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Former Oklahoma Health Department official alleges another agency covered up financial problems

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Players in the Oklahoma State Health Department scandal

Michael Romero, chief financial officer with the state Health Department, testifies before the House Special Investigation Committee at the Capitol on Jan. 12. Romero resigned Thursday. [Photo by Steve Sisney, The Oklahoman]

Michael Romero, chief financial officer with the state Health Department, testifies before the House Special Investigation Committee at the Capitol on Jan. 12. Romero resigned Thursday. [Photo by Steve Sisney, The Oklahoman]

Oklahoma City — The state Health Department's former chief financial officer leveled accusations that another state agency helped conceal the department's multimillion dollar budget problems.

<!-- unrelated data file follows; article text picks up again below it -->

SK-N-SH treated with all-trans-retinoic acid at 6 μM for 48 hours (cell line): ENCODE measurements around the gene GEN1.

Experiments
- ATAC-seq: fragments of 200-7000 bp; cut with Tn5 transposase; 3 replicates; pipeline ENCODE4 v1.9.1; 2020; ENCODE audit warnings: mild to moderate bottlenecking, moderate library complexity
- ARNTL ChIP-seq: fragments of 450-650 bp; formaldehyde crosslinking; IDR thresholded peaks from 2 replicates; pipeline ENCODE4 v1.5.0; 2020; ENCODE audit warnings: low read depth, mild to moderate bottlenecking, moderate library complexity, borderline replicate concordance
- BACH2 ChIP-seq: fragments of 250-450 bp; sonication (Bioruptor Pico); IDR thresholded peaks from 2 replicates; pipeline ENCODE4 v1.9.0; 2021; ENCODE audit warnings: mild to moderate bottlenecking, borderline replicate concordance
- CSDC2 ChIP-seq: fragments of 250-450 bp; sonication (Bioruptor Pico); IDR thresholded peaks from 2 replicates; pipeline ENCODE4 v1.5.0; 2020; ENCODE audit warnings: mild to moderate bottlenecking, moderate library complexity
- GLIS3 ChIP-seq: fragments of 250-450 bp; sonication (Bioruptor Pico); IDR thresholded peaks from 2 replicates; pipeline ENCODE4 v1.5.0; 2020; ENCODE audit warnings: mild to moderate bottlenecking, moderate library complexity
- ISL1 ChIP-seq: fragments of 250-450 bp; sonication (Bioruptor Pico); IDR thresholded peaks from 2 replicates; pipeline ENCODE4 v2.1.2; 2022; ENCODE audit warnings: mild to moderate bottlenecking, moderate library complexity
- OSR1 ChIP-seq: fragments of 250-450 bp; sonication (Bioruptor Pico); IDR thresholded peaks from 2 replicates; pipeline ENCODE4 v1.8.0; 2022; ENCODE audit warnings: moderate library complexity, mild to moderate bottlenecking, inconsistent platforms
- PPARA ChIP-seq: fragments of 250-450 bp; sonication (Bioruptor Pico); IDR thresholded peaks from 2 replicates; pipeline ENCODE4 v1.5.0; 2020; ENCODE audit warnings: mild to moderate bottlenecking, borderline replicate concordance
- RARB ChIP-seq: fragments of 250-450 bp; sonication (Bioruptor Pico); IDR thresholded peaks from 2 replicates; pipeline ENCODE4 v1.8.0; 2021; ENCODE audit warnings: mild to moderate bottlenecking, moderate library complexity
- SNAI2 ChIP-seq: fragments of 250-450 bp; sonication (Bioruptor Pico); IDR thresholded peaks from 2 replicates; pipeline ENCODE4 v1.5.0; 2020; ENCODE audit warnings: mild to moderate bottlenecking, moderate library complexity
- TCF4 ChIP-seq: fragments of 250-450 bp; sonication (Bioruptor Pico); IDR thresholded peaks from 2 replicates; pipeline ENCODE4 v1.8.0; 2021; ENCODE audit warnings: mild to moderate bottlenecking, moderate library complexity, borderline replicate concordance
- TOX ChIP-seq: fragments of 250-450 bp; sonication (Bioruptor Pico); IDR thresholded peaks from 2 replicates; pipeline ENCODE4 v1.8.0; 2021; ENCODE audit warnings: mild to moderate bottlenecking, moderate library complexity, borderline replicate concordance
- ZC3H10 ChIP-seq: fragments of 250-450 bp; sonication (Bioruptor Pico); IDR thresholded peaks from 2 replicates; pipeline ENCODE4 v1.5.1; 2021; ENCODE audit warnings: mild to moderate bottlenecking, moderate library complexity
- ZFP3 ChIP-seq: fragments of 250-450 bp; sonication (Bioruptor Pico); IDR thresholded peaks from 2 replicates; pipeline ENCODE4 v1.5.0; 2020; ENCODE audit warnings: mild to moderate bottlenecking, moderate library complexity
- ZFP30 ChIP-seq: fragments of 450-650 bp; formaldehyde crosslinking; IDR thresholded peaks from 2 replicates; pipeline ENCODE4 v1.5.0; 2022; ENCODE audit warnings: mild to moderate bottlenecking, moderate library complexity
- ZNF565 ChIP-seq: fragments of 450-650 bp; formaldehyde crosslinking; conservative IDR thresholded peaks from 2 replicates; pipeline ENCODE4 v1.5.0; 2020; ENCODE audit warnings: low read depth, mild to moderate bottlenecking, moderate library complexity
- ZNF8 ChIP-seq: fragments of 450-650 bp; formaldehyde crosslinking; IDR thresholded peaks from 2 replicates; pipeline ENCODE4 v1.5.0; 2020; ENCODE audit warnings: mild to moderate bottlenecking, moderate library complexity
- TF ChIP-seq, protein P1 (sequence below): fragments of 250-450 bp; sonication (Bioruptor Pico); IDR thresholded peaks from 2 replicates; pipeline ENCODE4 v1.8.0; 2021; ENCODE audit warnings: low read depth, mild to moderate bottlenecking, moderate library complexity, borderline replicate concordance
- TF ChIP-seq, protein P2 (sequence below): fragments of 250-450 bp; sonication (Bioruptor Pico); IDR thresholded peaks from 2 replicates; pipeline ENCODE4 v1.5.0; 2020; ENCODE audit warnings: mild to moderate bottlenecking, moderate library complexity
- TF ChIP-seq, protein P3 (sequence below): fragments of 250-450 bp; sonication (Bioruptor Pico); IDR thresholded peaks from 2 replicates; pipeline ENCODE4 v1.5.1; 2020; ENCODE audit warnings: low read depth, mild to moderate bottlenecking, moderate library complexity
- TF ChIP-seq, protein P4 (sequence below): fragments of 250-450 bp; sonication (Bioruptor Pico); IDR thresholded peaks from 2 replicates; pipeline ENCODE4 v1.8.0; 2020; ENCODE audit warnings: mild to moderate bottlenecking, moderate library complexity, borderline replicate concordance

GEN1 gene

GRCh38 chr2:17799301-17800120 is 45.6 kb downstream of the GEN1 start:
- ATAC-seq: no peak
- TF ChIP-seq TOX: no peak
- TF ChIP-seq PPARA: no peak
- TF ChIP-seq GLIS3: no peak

However, the Health Department dismissed the allegations from Mike Romero, the former CFO, as baseless and part of a bizarre change in behavior after officials raised issues with his job performance.

Romero's allegations raise questions about whether the Office of Management and Enterprise Services knew about the Health Department's financial mess, and failed to sound the alarm. Preston Doerflinger, the interim health commissioner, previously oversaw OMES.

The Health Department's budget crunch came to light in October, when officials said they wouldn't be able to make payroll without a cash infusion. The Legislature appropriated $30 million and launched an inquiry into the department's finances.